Both Nolan and Cullen paved the way for the every day to become elevated. James Drinkwater’s poignant works depict both the firefighter and the boxer—characters deeply embedded in his family mythology. Through the darkened palette and the bronze patina, there is hope. Extraordinary lives have been an enduring theme in the creation of our myths. 

A collective acknowledgement and sharing of our mythology is the underpinning of a stable society. History tells us that the passing down of stories and enduring messages allows for cross-cultural ideas of hope, joy and memory.  An understanding of past and present stories can provide a flaming torch in the darkness of a world in flux.

Ralph Hobbs
August, 2020

\ Exhibition featured works

Dee Smart

Fragmented Leap of Faith

2020 \ Acrylic on linen \ 3 Panels - Dimensions variable

Blak Douglas


2018 \ Synthetic polymer paint on canvas \ 150 x 180.5cm

James Drinkwater

Boxer II

2019 \ Bronze \ 28.5 x 13 x 9cm \ Edition of 12

Arthur Boyd

Bridegroom Drinking From A Creek

1959 \ Tempera and oil on board \ 98 x 135cm framed

Not for sale

John Olsen

Flight over the kimberley

1997 \ Oil on linen \ 198 x 198cm framed

Gria Shead

Kate Kelly II

2020 \ Acrylic and ink on paper \ 80.5 x 99cm framed

Sidney Nolan

Kelly Head

1947 \ Ripolin and enamel on composite board \ 95.5 x 83cm

Adam Cullen

Kelly on his horse

2009 \ Acrylic on canvas \ 183 x 183cm


Sidney Nolan

Leda and the swan

1960 \ Ripolin and enamel on board \ 98 x 128.5cm framed


Wentja Morgan Napaltjarri

Rockholes West of Kintore (AEWMN001347PAG)

Acrylic on linen \ 120 x 120cm


Sidney Nolan

Sandhills near Birdsville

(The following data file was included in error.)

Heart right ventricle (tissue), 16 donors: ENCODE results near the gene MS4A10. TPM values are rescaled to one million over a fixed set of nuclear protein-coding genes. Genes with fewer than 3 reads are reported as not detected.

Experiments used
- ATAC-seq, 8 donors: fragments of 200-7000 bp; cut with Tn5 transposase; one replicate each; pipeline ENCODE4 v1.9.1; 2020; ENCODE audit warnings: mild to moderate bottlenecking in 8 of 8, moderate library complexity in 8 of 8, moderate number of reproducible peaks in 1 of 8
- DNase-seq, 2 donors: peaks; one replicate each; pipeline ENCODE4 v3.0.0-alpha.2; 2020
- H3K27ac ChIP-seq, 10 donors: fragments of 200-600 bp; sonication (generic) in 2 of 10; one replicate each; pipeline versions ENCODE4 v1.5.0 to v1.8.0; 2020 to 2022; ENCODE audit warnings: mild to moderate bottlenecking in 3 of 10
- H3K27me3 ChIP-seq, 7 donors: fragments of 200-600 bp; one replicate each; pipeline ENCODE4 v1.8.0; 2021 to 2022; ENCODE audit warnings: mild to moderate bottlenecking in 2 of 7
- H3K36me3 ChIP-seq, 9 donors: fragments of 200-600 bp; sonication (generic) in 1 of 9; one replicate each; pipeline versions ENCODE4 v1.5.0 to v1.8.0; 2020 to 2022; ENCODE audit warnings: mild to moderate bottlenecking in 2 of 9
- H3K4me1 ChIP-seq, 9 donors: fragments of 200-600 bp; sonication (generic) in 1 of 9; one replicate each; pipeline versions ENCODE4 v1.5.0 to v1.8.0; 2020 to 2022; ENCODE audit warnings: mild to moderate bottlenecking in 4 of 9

1953 \ Ripolin and enamel on board \ 107 x 136.5cm framed

Arthur Boyd

The Lovers

1962 \ Oil on board \ 137 × 197.5cm framed

Jonathan Dalton

Two Japanese Tourists visit Poseidon of Melos

2020 \ Oil on linen \ 121x137cm


Nyurapayia Nampitjinpa (Mrs Bennett)

Untitled (AEMRSB200939-JJC59SY)

Acrylic on linen \ 122 x 305cm

George Hairbrush Tjungurrayi


2009 \ Synthetic polymer paint on linen \ 153 x 183cm


Jason Benjamin


2020 \ Oil on primed handmade paper \ 60 x 79.5cm framed


Jason Benjamin

We’re all on the long road

2019-20 \ Oil on primed handmade paper \ 31.5 x 55.5cm


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Sidney Nolan

arthur boyd at fitzroy falls

1988 \ Oil on linen \ 156 x 125cm framed

John Olsen

galah and moon, central australia

2009 \ Oil on linen \ 118.5 x 133cm framed

Blak Douglas

he’s only half the man he’s made out to be

2018 \ Synthetic polymer paint on canvas \ 130 x 105cm

James Drinkwater

the firefighter

2020 \ Oil on linen \ 89 x 78.6cm


\ Other exhibitions

Laura Matthews


28 July — 9 August 2021

Jason Cordero

The View From Here

6 July — 17 July 2021

Paul Ryan

South by Southwest

22 June — 10 July 2021

Contact Us

to find out more about MYTH.

12 - 14 Meagher Street Chippendale, NSW 2008
Opening Hours
Monday to Friday, 9am - 5pm ONLINE Saturday – closed until further notice Following the latest NSW Government advice in relation to Covid— from Monday 29th June, the Gallery will be operating online only—Monday to Friday 9-5 pm for the duration of the Sydney lockdown All events associated with Paul Ryan (South by Southwest) and Les Rice (Disco Inferno) exhibitions have been postponed. We will keep you advised of any further changes as they arise. COVID Safe Check-in: As part of the Nanda\Hobbs COVID safety plan, all visitors to the gallery must sign in via the Service NSW QR code.